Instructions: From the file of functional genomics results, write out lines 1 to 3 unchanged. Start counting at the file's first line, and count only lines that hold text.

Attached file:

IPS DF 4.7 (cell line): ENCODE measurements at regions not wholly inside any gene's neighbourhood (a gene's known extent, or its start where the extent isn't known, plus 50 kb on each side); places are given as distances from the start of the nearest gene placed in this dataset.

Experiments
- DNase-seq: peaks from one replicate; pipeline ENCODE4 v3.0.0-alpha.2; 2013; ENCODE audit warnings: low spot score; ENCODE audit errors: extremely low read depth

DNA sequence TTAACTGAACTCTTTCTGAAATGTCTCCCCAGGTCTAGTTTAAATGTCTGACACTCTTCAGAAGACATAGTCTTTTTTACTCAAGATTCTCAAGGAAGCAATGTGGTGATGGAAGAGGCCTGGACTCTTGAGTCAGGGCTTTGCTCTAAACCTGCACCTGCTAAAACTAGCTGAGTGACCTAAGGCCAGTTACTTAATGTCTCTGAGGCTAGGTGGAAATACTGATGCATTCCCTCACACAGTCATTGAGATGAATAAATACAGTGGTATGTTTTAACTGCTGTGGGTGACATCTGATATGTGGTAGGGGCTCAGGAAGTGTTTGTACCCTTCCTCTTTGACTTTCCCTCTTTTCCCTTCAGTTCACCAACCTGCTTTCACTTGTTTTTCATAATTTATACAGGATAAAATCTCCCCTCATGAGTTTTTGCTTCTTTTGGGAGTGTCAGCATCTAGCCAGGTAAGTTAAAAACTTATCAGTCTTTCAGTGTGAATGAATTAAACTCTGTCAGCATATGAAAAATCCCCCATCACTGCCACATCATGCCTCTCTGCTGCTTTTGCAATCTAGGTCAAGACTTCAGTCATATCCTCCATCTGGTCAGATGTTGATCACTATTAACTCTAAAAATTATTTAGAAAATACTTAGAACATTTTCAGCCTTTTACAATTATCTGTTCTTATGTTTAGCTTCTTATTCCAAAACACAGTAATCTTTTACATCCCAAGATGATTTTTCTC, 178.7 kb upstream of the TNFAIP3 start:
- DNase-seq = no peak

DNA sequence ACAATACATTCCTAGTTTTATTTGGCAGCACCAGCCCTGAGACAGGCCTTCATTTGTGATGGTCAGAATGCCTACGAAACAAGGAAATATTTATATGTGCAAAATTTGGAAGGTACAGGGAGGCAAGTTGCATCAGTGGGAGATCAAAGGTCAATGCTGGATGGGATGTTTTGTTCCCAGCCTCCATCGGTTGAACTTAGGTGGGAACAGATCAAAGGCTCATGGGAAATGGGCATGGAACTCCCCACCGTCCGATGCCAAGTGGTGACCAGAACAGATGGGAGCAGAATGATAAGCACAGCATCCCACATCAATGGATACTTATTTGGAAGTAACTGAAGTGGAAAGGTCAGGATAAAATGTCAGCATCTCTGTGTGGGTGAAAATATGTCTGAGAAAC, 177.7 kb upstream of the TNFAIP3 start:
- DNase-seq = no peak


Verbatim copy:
IPS DF 4.7 (cell line): ENCODE measurements at regions not wholly inside any gene's neighbourhood (a gene's known extent, or its start where the extent isn't known, plus 50 kb on each side); places are given as distances from the start of the nearest gene placed in this dataset.

Experiments
- DNase-seq: peaks from one replicate; pipeline ENCODE4 v3.0.0-alpha.2; 2013; ENCODE audit warnings: low spot score; ENCODE audit errors: extremely low read depth